Bringing Star Wars to the Screen: Episode VI – Return of the Jedi

In the third of a series of articles examining the various screen incarnations of George Lucas’ Star Wars saga, we focus on the final instalment of the Imperial trilogy, Episode VI – Return of the Jedi…

Star Wars: Episode VI – Return of the Jedi, 1983.

Directed by Richard Marquand.
Starring Mark Hamill, Harrison Ford, Carrie Fisher, Billy Dee Williams and Anthony Daniels.

Return of the Jedi poster
SYNOPSIS:

Luke Skywalker returns to his homeworld of Tatooine to rescue Han Solo from the clutches of vile gangster Jabba the Hutt. Meanwhile a second and more-powerful Death Star is under construction, which the Emperor plans to use to crush the Rebellion. As the Rebel Fleet prepares for a full-scale assault on the battle station Luke must confront Darth Vader and the Emperor, with the fate of the galaxy resting on the outcome.

Return of the Jedi gold bikini
As with The Empire Strikes Back creator George Lucas personally financed the $32.5m budget of what would become the final instalment in the Imperial trilogy, and once again sought the talents of Lawrence Kasdan to help develop his original outlines into a workable screenplay. Kasdan – who had made his directorial debut in 1981 with the well-received Body Heat – agreed as a personal favour to Lucas, using the third act of Lucas’ mammoth 1976 story treatment as a template for the script. Also contributing (albeit uncredited) was Blade Runner co-writer David Peoples, who would later receive an Academy Award nomination for his Unforgiven screenplay (which he had originally written in 1976).

Lucas was keen to follow the same process used on Empire, overseeing the production from his omnipotent position of executive producer. He approached Eraserhead and The Elephant Man director David Lynch to helm the project, but Lynch refused the offer citing lack of creative control. David Cronenberg was also considered for the position along with Steven Spielberg, but having quit the Director’s Guild of America during the production of Empire, Lucas was unable to hire his close friend and instead turned to Welsh director Richard Marquand. Speaking on the Return of the Jedi DVD commentary, Lucas explained that he selected Marquand because he “had done some great suspense films and was really good with actors”, an area that Lucas freely admits to finding difficult.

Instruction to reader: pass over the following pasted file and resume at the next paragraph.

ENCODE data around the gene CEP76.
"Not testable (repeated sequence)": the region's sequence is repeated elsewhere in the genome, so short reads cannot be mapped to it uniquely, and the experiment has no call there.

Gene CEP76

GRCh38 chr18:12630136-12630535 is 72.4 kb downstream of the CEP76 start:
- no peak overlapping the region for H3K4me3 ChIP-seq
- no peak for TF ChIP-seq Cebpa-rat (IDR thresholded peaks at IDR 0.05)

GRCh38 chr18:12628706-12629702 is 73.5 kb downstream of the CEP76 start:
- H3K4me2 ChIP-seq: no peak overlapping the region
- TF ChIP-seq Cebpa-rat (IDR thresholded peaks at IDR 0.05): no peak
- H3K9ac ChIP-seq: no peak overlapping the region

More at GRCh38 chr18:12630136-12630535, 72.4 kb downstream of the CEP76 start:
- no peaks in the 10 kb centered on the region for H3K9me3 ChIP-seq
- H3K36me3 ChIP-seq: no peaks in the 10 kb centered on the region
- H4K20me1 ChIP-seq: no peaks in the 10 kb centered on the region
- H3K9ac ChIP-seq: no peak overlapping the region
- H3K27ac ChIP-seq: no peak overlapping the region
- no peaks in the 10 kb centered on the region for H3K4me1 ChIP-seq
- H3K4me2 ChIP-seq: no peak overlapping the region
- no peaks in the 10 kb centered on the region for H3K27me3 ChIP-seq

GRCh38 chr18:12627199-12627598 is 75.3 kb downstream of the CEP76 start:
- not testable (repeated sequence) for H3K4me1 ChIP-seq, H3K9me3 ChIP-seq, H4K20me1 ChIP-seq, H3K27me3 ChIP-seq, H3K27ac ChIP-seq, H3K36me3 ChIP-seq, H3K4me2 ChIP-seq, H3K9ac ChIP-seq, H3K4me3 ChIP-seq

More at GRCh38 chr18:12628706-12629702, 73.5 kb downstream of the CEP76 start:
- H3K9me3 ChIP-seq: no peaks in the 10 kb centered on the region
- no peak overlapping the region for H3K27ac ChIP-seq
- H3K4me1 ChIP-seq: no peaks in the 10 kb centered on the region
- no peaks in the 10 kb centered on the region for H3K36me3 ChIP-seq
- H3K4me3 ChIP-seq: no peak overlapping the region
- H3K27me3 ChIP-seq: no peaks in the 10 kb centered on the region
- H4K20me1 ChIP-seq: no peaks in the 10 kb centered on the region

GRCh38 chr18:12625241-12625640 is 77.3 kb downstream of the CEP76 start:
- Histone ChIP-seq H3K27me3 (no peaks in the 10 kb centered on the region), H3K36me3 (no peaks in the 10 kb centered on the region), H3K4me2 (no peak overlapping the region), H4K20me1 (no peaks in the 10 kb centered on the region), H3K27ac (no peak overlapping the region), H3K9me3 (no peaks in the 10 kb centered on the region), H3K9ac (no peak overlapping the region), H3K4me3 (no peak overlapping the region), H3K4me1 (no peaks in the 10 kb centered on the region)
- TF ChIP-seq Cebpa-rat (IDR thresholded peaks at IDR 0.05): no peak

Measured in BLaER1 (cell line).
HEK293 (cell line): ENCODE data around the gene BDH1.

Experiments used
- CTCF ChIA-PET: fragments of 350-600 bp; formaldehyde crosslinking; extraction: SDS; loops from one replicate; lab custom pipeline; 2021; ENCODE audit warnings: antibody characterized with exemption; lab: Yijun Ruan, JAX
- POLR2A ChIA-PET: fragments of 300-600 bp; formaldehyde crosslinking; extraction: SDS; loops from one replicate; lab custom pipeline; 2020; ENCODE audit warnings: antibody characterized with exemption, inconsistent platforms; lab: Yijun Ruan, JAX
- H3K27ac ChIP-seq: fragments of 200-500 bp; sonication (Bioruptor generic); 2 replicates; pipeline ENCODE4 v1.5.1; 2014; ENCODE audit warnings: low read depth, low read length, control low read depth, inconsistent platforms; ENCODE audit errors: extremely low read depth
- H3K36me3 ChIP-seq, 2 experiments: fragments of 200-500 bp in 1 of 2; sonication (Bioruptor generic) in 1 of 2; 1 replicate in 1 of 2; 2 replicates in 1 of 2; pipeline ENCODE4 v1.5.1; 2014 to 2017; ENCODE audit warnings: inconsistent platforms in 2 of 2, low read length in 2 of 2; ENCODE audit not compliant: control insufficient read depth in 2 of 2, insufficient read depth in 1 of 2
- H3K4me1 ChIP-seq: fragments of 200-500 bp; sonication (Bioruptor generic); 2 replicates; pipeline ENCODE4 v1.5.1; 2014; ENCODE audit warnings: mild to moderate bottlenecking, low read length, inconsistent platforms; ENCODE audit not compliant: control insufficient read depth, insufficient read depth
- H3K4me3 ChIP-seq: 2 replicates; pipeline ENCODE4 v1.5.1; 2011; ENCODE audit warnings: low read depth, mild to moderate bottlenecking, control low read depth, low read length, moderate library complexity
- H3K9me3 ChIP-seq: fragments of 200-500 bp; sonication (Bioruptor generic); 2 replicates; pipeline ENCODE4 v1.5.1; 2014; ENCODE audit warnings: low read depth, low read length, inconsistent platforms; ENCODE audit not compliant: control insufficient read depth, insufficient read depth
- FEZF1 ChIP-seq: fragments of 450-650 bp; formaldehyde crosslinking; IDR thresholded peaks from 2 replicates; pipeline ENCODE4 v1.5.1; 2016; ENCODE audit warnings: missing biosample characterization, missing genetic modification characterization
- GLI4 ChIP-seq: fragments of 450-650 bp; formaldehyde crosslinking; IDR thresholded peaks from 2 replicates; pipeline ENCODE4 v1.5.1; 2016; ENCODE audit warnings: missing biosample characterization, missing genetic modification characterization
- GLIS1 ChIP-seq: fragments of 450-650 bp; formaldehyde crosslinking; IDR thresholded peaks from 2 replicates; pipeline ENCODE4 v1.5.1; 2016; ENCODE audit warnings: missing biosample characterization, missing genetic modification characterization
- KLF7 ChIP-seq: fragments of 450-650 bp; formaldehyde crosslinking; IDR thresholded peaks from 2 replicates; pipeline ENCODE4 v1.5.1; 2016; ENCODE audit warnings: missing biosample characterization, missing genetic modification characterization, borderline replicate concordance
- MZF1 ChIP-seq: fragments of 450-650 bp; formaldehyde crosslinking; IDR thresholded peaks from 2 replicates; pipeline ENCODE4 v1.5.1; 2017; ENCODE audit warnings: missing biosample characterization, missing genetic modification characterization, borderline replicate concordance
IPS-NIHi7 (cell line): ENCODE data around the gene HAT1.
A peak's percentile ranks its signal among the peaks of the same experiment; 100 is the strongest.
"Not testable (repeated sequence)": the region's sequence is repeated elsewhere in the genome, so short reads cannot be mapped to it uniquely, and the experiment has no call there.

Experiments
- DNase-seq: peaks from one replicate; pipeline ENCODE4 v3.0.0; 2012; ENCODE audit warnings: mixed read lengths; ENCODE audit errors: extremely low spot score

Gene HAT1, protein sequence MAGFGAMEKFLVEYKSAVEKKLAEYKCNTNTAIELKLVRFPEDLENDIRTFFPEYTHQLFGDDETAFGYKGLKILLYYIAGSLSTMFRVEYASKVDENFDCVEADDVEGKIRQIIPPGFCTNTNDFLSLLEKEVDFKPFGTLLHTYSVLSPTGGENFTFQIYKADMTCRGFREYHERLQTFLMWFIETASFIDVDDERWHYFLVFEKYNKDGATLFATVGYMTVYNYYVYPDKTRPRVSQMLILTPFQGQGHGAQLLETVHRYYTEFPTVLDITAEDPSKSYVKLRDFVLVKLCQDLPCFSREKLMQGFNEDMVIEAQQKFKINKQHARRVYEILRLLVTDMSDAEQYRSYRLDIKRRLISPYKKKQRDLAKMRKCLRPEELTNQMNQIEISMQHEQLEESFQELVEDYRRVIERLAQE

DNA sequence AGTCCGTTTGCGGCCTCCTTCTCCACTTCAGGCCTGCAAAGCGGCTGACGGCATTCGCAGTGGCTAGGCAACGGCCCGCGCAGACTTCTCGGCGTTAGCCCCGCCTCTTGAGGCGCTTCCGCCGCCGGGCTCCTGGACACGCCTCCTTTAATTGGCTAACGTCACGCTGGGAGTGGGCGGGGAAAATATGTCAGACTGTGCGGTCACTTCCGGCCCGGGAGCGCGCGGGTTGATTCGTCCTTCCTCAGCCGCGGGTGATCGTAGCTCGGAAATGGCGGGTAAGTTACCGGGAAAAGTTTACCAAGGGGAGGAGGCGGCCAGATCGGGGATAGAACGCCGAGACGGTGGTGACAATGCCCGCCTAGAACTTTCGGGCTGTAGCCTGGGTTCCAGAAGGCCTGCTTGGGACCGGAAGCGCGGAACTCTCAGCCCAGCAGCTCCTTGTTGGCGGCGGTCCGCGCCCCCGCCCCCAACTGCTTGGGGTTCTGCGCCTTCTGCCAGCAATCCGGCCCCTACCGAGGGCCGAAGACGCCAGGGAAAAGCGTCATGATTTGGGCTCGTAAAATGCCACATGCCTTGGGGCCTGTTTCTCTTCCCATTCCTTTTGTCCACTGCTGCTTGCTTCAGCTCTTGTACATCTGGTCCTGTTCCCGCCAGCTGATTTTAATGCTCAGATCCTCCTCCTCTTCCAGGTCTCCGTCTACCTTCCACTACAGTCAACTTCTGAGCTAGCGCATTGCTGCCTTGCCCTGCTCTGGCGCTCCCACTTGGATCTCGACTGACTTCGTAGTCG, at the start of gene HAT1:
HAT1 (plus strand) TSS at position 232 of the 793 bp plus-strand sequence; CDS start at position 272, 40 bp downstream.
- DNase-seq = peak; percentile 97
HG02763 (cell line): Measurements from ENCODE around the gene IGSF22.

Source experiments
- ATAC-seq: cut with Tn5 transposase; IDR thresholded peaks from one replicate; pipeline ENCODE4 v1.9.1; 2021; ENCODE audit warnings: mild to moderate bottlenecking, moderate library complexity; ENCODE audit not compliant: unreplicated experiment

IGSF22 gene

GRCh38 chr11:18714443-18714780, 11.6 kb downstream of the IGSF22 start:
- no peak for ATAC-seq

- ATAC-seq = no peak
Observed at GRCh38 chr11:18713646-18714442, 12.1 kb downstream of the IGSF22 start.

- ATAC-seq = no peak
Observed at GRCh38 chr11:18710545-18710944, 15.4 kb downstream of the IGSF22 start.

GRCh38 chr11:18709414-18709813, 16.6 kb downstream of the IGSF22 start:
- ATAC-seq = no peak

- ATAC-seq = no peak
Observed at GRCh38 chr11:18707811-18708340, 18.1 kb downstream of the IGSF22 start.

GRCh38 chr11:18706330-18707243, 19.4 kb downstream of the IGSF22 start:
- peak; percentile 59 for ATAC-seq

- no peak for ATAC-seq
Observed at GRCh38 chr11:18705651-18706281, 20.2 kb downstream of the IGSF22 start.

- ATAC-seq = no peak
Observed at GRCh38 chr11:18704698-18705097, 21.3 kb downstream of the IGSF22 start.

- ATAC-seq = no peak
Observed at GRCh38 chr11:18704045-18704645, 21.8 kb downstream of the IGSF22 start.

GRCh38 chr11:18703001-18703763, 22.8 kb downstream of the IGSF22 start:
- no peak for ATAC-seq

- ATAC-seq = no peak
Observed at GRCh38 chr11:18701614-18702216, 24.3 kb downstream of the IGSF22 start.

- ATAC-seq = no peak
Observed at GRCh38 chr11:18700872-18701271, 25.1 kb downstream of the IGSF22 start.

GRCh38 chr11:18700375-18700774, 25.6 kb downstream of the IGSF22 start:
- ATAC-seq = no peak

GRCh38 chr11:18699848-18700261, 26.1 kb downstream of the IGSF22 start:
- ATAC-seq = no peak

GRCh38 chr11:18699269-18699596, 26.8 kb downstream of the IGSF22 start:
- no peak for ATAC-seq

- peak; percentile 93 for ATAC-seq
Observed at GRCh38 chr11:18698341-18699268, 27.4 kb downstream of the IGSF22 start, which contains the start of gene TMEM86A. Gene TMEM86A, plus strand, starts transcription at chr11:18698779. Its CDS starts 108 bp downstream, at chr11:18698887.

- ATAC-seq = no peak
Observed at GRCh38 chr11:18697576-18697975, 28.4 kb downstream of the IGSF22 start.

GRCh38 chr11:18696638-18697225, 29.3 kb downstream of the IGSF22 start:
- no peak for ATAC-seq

Once Marquand was officially on board he sat down to revise elements of the screenplay with Lucas and Kasdan. Kasdan offered some radical suggestions for the climax of the film, such as Luke succumbing to the Dark Side or dying at the hands of the Emperor, although these ideas were shot down by Lucas in favour of his original vision for the ending. He also had reservations about Return of the Jedi as a title and persuaded Lucas to alter this to Revenge of the Jedi (although rumours persist that the name change was merely a tactic designed to combat bootleggers). Marquand also sought input from the film’s lead stars as to how their characters should develop, with Carrie Fisher’s desire for Princess Leia to shed her tomboy image ultimately leading to the iconic imagery of her sporting a gold bikini. Harrison Ford – who was not under contract to reprise his role – lobbied for a heroic, self-sacrificing death for Han Solo, although Lucas was firmly against the idea.

Lucasfilm began pre-production working from concept art and the first draft of the screenplay while Kasdan spent time tweaking and refining the script. Cinematographer Alan Hume (who had worked with Marquand on Eye of the Needle) was hired as DOP and Elstree Studios was once again fully occupied by the production. The giant ‘Star Wars Soundstage’ was used to construct the entrance to Jabba’s Palace (and later served as the Ewok Village and Death Star docking bay), while his throne room was designed to hold a cast and crew in excess of 150. Shooting commenced on 11th January, 1982, with eleven weeks of filming at Elstree before eight more on location (Buttercup Valley, Arizona was selected to replace Tunisia for the Tatooine scenes, while the vast California redwoods served as the Forest Moon of Endor) under the secretive title of Blue Harvest, a supposed horror film.